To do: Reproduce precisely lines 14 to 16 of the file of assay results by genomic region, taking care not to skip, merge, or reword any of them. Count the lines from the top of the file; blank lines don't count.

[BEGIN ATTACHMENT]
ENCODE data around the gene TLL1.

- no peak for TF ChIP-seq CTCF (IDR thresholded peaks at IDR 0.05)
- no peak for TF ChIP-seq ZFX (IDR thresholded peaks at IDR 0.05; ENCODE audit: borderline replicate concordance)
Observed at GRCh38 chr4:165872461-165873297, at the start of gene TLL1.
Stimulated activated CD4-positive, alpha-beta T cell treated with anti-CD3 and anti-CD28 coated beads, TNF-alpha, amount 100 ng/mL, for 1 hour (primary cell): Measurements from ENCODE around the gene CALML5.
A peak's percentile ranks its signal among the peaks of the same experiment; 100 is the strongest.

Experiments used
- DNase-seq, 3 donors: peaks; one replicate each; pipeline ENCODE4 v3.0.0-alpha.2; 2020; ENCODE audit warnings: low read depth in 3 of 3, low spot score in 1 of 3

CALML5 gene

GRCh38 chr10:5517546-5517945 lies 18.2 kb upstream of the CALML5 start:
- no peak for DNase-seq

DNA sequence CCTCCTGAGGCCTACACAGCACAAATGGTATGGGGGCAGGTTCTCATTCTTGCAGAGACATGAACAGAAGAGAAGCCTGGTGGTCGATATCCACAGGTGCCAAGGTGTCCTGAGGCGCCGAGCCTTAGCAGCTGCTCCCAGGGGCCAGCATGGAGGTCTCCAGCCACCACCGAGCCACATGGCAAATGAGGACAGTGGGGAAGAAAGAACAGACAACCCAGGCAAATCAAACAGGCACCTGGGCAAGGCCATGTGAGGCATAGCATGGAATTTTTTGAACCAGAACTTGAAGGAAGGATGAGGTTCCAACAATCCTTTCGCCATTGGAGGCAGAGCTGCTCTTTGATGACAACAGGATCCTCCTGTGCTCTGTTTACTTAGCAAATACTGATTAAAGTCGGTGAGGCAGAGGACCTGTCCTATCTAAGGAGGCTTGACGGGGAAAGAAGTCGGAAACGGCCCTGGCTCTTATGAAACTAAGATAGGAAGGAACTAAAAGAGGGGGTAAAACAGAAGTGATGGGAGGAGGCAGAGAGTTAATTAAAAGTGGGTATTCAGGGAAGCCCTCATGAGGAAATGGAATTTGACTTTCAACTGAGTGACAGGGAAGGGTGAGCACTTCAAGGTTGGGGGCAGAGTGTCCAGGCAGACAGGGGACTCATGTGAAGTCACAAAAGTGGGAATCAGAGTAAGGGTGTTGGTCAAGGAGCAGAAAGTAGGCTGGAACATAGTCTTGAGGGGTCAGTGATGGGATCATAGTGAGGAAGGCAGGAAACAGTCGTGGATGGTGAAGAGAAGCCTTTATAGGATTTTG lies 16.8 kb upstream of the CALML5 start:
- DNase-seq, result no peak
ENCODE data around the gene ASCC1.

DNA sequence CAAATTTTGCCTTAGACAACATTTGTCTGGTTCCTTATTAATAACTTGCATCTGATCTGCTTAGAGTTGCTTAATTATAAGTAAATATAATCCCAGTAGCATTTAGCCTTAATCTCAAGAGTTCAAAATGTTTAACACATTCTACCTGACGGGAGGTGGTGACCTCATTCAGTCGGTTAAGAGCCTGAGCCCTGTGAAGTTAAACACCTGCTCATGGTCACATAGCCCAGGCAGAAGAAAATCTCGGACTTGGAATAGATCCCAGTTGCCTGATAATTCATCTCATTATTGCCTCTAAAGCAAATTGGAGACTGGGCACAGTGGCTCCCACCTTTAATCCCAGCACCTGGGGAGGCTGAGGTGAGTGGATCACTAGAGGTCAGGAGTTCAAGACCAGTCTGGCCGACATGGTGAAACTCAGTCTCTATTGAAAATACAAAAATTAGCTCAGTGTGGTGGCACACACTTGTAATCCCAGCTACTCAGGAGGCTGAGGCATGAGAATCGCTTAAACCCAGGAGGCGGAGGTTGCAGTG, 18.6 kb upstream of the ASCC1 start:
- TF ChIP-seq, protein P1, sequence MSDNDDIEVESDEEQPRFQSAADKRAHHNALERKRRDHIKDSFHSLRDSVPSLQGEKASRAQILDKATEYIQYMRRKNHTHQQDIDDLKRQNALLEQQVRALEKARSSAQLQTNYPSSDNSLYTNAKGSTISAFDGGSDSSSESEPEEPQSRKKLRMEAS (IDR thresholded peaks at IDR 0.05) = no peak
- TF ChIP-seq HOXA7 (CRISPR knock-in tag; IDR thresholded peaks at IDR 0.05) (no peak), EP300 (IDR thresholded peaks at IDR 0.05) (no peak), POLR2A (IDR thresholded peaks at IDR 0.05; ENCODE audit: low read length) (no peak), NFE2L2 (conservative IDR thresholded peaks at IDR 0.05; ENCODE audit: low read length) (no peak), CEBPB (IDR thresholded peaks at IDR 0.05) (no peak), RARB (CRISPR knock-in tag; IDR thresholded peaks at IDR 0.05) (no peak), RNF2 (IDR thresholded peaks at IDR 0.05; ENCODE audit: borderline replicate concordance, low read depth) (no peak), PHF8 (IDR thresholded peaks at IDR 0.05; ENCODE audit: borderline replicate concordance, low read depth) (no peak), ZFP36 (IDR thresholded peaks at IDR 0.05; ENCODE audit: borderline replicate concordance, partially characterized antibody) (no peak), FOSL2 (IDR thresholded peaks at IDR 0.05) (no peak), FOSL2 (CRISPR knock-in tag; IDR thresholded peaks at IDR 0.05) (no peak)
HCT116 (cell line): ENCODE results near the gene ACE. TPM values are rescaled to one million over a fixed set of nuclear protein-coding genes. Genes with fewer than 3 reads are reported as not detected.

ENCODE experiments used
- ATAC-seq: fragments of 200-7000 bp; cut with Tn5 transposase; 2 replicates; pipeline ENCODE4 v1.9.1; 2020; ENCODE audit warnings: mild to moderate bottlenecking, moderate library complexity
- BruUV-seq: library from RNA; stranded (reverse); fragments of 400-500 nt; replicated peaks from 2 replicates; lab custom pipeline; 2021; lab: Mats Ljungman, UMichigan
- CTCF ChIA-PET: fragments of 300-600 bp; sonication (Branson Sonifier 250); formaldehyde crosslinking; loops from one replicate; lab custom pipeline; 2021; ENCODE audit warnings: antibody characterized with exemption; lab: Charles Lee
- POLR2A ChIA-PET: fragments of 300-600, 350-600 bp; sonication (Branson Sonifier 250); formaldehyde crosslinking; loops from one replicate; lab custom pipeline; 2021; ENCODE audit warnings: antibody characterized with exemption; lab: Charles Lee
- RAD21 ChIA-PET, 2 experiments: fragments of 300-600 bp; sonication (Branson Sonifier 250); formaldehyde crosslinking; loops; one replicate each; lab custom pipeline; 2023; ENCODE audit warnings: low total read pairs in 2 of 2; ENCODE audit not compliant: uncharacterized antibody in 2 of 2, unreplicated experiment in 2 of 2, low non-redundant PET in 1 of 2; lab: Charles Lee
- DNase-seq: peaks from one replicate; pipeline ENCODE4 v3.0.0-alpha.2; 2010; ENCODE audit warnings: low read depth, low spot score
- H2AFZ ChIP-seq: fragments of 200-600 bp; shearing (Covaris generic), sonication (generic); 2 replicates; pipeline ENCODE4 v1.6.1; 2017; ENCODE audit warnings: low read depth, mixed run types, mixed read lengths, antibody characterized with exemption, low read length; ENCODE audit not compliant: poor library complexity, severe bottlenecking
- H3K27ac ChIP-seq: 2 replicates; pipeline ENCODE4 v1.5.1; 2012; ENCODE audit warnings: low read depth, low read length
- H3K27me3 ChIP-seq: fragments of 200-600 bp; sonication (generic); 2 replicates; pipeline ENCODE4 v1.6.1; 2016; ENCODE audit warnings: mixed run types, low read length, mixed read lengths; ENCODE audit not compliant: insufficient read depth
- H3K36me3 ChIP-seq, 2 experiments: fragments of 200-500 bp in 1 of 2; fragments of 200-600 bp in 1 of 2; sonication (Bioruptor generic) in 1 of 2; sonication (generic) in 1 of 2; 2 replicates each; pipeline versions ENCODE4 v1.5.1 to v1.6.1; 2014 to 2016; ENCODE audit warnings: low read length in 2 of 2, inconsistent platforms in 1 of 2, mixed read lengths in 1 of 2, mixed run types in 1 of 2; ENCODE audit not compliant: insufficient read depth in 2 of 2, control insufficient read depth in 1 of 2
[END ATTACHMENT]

ENCODE data around the gene ASCC1.

DNA sequence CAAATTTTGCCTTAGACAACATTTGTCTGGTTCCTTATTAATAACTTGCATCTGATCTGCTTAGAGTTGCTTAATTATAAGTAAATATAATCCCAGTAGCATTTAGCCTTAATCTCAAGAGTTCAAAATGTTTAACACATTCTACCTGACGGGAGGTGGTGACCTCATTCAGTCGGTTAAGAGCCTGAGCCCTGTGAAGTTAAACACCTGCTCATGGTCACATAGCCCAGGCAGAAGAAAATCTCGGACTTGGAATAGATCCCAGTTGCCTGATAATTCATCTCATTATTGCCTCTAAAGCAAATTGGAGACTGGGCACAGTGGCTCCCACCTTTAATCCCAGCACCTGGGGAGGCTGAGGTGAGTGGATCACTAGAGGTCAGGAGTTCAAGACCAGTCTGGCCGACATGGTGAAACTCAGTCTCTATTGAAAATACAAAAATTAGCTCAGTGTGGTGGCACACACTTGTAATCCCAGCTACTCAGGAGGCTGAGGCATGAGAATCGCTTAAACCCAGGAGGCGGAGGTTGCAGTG, 18.6 kb upstream of the ASCC1 start:
- TF ChIP-seq, protein P1, sequence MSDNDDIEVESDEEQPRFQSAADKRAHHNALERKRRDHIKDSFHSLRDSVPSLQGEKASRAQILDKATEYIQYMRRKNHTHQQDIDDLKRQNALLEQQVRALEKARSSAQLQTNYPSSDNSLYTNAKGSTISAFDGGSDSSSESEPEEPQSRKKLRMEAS (IDR thresholded peaks at IDR 0.05) = no peak